Šárka Nečasová since 2010, she has been the Head of the Department of Evolution Differential Equations at the Institute of Mathematics,
Czech Academy of Sciences.
Through her long, successful career, Šárka has gained many prestigious fellowships and awards,
such as the Praemium Academiae in 2021, by the Czech Academy of Sciences and the Giovanni Prodi Chair,
University of Würzburg, Germany in 2018.
What is your academic background?
For over 30 years I have been working on many international projects supported by the Czech Grant Agency, DAAD, and CNRS.
From 1988 - 1991 I was a PhD student at the Faculty of Mechanical Engineering in the Czech Technical University in Prague under the supervision of Prof. Neustupa and Prof. Kozel.
My Ph.D. thesis dealt with the theory of multipolar fluids and the numerical solution of the Navier-Stokes equations by finite volume.
From 1991-1995, I was an Assistant Professor at the Department of Mathematics, Faculty of Mechanical Engineering, Czech Technical University, Prague. Now I am the Head of the Department of Evolution Differential Equations at the Institute of Mathematics, Czech Academy of Sciences.
What is your research specialism?
My field of research is the mathematical analysis of qualitative and quantitative behaviours of the motion of fluid and the problem of fluid-structure interaction and possible applications in biomedicine or industry.
Precisely I am working on the following problems:
What projects are you working on currently?
I’m working on Praemium Academiae, devoted to the mathematical analysis of compressible and incompressible fluids and fluid-structure interaction with the extension to application to biomedicine and industry.
Another project is funded by the Czech Grant Agency, which focuses on the problem of mathematical and numerical analysis of compressible fluids.
I am also a member of a bilateral project between the Czech Republic and South Korea devoted to the problem of incompressible/compressible fluid with magnetic fields.
Was there a woman who inspired you to get into your field?
The late Prof. Mariarosaria Padula and Prof. Adelia Sequeira have both shown me that it is possible to do research at an international level as well as have a family.
Introducing me to the field of compressible fluids, Mariarosaria Padula (University of Ferrara) was my supervisor during my postdoc in Italy. She was always very enthusiastic, full of energy and support for people.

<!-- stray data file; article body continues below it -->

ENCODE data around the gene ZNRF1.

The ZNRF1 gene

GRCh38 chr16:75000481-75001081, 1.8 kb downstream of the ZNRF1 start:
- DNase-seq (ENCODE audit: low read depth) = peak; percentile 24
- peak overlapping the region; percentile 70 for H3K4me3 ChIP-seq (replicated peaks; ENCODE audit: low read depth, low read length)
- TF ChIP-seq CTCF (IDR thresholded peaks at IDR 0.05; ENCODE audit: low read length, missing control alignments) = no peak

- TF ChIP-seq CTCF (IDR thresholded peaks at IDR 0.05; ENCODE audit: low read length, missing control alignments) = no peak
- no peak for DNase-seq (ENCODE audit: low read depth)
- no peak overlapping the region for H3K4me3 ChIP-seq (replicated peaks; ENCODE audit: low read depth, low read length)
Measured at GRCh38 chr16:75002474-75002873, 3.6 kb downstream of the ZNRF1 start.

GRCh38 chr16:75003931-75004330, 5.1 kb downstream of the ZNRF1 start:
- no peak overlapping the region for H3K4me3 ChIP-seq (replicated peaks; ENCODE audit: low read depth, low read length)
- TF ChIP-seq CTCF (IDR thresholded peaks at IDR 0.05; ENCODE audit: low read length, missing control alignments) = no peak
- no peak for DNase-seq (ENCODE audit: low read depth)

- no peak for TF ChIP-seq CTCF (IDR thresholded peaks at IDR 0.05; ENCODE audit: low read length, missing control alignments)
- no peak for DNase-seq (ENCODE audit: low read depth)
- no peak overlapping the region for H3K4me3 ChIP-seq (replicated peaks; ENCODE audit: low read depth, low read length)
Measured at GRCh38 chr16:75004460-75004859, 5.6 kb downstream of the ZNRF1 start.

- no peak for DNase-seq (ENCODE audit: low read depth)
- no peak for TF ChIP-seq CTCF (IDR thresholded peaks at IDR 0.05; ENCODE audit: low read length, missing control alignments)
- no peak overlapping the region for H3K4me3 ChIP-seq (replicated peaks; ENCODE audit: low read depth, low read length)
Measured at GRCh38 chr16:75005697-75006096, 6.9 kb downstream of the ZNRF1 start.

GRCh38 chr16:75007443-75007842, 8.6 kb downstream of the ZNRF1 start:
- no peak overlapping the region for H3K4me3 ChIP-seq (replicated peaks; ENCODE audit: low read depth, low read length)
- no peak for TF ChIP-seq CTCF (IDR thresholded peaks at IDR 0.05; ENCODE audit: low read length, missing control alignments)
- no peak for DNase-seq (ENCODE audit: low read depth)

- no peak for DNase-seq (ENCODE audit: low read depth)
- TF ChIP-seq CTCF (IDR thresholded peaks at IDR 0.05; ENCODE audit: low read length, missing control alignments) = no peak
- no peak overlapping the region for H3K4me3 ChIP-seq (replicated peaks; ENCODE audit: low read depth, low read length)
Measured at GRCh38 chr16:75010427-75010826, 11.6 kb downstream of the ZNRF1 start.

Prof. Adelia Sequeira was my advisor during my postdoc stay in IST, Lisbon. She is not only a specialist in her field but also extremely “human”, helping and supporting young researchers and giving them very important advice. She taught me about modelling and its application in medicine.
What motivates you to work on fluid mechanics, or what you find fascinating about it?
Fluid mechanics is a very interesting field. During my studies, I was inspired by a fascinating series of lectures by Prof. Feistauer at Charles University and by Prof. Polasek at Czech Technical University.
Fluid mechanics is a gateway to many disciplines - chemistry, biology, plasma physics- and I like this interdisciplinarity. In terms of biology and medicine it seeks to explain how we breathe, how we talk, blood flow, etc.
What advice would you give to young women wanting to get into STEM?
My research experience started during my study at Charles University - when we were a satellite of the Soviet Union. I was initially accepted to the Institute of Mathematics when I was expecting my first baby, which was ground-breaking at the time. Of course, many people gave me the classic “you can’t have a family and a career” but I wanted to have both.
My advice is that it is possible to work in the sciences on the global stage but never let negative “opinions” hold you back. There are always people ready to help.
What are the benefits of being a member of ERCOFTAC?
ERCOFTAC offers many opportunities for study - conferences, summer schools, networking and learning about scientific methods, and new results.